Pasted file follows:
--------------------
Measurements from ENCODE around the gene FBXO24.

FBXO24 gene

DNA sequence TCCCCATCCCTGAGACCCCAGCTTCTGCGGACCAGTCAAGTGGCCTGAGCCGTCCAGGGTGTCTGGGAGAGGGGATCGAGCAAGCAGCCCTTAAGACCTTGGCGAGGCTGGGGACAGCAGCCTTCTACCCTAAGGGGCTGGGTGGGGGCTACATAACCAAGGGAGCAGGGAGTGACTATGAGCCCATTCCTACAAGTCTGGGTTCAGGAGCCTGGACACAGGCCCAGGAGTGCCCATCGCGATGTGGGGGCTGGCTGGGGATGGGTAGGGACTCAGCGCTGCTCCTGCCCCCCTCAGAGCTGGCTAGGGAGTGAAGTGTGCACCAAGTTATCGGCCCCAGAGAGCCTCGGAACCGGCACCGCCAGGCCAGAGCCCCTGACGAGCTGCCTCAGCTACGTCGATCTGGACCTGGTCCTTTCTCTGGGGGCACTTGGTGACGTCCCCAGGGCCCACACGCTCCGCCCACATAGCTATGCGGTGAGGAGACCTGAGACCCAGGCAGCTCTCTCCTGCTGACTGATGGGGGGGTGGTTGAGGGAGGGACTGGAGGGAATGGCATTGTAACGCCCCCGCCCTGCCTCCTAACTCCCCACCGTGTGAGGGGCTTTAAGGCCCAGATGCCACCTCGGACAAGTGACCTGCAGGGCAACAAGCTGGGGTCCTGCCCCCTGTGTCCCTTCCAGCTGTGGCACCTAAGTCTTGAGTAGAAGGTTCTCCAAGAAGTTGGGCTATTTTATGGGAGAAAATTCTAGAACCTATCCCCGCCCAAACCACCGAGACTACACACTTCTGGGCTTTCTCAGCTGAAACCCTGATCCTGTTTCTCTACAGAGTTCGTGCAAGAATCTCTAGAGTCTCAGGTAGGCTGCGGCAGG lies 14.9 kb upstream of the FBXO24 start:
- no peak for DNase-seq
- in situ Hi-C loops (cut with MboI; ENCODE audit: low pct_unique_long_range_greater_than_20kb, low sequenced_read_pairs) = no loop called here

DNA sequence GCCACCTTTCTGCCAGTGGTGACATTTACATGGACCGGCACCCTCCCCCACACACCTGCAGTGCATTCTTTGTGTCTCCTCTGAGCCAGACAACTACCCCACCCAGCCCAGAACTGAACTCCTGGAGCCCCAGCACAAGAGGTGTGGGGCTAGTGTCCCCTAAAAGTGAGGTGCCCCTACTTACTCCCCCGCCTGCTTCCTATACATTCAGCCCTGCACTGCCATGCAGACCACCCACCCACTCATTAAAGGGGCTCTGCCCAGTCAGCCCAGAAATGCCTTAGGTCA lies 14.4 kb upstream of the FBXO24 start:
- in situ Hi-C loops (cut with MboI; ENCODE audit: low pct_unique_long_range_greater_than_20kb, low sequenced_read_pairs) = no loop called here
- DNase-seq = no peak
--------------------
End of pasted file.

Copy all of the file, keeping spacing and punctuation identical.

Measurements from ENCODE around the gene FBXO24.

FBXO24 gene

DNA sequence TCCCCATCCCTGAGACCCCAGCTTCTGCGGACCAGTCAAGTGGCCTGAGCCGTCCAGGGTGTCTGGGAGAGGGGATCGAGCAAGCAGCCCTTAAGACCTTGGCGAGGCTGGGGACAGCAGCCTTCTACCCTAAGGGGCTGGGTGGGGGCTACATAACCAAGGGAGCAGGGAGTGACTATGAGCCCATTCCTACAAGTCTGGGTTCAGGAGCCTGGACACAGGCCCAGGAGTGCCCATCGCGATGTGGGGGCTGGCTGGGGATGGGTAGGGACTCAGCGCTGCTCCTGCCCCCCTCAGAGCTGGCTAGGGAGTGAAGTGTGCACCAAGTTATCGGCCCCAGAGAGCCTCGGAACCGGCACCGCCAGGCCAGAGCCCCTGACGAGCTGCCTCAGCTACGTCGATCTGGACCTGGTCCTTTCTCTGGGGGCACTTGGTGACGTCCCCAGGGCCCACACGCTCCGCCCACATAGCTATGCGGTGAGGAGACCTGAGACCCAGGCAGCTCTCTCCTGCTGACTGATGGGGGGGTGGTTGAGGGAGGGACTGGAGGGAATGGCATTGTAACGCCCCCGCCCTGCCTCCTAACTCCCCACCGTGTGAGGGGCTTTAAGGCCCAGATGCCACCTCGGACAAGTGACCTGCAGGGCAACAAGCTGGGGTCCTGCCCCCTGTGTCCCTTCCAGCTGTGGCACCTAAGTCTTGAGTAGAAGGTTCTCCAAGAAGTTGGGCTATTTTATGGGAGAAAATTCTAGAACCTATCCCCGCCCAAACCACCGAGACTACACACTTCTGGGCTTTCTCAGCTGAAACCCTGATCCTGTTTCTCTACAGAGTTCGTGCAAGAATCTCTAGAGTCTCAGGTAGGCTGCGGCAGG lies 14.9 kb upstream of the FBXO24 start:
- no peak for DNase-seq
- in situ Hi-C loops (cut with MboI; ENCODE audit: low pct_unique_long_range_greater_than_20kb, low sequenced_read_pairs) = no loop called here

DNA sequence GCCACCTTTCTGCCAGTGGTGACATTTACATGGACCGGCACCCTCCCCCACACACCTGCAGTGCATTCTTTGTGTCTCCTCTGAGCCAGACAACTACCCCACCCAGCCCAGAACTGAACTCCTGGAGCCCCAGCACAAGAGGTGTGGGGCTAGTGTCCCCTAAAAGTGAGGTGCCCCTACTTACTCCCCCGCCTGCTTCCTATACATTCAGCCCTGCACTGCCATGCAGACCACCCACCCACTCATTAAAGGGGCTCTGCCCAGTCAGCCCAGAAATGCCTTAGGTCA lies 14.4 kb upstream of the FBXO24 start:
- in situ Hi-C loops (cut with MboI; ENCODE audit: low pct_unique_long_range_greater_than_20kb, low sequenced_read_pairs) = no loop called here
- DNase-seq = no peak